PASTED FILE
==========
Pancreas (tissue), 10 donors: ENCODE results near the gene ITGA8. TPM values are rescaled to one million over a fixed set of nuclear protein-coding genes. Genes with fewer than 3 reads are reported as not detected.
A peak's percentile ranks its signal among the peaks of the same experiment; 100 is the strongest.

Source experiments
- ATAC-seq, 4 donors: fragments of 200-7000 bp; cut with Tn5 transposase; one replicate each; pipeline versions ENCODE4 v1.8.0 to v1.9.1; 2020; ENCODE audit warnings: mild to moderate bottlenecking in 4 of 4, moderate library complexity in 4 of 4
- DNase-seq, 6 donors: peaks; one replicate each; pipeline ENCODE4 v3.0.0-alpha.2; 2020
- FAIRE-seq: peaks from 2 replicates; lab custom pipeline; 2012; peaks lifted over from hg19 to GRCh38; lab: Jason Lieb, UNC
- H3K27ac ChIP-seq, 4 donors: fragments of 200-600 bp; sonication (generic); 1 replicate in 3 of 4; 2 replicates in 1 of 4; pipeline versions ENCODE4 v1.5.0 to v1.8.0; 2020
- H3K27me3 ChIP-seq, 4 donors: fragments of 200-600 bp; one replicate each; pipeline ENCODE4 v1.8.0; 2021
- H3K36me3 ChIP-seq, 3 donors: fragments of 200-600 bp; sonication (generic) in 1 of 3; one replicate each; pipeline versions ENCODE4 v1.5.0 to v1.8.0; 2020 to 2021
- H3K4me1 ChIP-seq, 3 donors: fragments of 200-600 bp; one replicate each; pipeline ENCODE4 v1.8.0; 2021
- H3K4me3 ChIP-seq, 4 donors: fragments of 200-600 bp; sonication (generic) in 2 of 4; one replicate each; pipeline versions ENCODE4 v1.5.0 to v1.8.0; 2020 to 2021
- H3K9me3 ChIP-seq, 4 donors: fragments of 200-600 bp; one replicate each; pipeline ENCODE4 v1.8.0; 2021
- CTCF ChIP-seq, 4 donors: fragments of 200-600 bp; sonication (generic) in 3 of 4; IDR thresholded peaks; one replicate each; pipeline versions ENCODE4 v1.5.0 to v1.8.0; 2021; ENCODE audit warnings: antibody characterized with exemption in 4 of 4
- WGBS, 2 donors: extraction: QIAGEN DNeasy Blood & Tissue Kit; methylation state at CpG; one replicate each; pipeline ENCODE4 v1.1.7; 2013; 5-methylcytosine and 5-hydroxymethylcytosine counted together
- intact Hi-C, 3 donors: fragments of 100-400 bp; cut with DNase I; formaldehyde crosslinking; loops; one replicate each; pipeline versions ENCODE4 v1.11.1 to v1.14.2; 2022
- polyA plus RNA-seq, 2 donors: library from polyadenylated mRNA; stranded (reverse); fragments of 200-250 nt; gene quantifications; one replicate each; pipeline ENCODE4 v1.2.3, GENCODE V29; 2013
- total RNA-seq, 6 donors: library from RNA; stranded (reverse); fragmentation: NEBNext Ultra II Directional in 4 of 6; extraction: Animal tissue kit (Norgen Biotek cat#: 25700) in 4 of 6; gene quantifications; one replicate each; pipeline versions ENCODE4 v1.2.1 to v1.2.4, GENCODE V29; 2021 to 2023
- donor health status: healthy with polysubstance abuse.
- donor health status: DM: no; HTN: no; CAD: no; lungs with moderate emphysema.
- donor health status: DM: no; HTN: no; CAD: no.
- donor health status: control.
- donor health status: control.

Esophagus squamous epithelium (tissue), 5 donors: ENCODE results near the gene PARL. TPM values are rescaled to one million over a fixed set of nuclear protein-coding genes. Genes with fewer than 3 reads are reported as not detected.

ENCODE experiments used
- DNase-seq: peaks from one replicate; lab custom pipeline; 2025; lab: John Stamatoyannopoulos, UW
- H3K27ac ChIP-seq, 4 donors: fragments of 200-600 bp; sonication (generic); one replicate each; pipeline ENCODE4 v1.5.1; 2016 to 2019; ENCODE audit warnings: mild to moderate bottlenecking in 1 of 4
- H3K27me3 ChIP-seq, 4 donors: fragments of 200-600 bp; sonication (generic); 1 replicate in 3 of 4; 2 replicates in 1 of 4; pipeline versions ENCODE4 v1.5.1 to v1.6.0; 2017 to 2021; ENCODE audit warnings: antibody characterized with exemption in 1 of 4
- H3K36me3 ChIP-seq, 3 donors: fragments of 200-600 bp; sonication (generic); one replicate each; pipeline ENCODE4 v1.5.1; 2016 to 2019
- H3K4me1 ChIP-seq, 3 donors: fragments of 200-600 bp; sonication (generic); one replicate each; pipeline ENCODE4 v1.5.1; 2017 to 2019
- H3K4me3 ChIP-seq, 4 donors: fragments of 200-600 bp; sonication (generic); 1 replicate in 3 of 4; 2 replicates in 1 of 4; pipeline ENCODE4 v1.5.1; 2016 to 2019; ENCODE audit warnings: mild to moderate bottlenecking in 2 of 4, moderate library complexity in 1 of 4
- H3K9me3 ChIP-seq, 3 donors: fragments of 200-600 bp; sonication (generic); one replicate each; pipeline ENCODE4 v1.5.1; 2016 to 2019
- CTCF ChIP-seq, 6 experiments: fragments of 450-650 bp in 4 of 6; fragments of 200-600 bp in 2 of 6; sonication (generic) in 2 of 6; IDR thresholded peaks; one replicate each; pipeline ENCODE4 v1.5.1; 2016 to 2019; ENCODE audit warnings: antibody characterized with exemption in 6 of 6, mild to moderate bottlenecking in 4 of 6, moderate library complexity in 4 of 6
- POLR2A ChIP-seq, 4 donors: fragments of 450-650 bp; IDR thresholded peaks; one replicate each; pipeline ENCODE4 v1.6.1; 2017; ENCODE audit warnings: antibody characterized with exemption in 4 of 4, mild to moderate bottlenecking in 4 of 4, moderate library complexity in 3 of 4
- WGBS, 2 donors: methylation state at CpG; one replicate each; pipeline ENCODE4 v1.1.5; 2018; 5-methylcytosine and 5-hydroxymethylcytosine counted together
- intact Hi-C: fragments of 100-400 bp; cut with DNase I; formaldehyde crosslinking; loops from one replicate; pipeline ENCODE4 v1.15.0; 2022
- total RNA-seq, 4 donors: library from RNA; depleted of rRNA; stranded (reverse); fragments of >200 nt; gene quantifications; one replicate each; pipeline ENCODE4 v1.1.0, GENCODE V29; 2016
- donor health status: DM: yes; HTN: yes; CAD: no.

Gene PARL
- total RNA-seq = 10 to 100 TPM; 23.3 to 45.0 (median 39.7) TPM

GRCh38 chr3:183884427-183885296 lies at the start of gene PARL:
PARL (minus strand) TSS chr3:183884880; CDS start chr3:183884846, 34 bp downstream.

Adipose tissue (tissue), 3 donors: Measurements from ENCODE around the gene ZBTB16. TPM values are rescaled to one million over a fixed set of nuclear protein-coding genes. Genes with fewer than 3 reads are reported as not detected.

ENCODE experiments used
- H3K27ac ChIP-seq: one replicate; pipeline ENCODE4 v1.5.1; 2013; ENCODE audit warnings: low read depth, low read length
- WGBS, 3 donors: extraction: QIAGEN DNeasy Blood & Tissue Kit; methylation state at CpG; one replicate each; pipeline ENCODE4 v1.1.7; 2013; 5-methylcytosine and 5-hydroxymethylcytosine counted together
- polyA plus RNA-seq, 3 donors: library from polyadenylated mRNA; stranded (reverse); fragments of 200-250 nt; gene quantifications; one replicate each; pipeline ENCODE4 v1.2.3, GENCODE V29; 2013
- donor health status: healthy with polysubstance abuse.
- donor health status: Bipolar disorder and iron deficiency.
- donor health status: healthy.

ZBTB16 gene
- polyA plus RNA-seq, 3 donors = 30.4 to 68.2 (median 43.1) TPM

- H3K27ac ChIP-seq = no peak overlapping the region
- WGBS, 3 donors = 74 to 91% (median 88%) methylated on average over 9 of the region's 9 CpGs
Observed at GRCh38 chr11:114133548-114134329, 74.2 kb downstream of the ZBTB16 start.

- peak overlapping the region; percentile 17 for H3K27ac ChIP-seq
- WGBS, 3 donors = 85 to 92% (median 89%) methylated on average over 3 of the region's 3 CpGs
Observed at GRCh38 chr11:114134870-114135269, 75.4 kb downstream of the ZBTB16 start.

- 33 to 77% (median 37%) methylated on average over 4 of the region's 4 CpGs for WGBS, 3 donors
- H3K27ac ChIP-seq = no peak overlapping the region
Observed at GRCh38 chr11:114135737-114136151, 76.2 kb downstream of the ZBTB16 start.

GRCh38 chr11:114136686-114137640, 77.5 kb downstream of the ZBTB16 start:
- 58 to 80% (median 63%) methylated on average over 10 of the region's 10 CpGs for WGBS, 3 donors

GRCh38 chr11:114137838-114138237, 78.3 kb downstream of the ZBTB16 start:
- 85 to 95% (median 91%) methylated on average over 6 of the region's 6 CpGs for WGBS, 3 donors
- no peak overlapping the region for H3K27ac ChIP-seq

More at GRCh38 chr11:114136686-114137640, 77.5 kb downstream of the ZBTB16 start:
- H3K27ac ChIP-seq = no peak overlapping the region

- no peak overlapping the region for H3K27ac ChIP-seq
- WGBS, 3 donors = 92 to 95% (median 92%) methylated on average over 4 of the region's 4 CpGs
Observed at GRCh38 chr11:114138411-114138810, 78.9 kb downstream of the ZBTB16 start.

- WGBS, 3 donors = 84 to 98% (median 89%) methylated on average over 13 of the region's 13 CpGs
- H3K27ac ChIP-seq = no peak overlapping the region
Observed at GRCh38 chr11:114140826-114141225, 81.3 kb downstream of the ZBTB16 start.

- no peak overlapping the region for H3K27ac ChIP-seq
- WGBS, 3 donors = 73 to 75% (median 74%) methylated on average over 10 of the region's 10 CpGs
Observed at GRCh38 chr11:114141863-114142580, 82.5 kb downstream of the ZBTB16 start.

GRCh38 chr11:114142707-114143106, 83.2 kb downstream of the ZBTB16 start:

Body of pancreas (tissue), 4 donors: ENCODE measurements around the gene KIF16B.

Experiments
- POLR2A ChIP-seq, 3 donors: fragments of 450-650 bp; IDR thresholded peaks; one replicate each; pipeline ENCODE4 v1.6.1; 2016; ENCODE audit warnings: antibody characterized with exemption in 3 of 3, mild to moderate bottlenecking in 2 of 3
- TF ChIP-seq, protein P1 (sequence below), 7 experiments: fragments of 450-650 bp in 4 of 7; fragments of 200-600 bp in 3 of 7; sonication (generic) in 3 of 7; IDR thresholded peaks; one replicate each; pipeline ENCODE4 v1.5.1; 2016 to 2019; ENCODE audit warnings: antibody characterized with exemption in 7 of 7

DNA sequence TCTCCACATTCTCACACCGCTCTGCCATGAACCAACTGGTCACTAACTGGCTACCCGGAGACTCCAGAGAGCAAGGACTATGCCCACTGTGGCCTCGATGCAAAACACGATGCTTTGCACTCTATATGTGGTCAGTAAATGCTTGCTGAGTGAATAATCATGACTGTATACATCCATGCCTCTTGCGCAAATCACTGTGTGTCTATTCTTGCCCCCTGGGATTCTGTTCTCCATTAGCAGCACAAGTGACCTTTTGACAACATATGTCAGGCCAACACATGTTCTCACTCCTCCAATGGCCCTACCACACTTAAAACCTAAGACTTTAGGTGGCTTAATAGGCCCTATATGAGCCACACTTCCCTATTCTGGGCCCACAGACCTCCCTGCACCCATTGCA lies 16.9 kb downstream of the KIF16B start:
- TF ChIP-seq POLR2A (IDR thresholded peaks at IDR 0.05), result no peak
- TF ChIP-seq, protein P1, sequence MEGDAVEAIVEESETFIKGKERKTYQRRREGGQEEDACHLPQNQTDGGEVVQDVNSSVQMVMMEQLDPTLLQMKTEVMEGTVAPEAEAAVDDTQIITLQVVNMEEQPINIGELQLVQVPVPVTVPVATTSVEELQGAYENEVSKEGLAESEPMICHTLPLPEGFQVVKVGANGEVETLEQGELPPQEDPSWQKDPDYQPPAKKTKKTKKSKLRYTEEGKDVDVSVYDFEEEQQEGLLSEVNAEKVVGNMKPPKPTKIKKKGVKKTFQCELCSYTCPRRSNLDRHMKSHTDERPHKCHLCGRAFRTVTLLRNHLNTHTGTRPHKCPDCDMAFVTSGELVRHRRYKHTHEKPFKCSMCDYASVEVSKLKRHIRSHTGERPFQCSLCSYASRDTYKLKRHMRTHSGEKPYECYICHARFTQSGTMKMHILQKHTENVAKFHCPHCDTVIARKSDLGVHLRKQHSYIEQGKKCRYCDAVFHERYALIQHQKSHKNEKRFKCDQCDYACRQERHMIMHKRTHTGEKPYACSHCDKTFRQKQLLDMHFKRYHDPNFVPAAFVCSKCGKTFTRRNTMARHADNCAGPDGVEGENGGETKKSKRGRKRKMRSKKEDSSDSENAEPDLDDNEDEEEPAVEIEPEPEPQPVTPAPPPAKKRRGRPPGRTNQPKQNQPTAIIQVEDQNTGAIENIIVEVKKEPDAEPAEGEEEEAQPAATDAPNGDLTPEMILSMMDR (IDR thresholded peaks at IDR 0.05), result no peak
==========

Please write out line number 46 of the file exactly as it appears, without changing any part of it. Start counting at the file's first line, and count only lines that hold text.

- polyA plus RNA-seq, 3 donors: library from polyadenylated mRNA; stranded (reverse); fragments of 200-250 nt; gene quantifications; one replicate each; pipeline ENCODE4 v1.2.3, GENCODE V29; 2013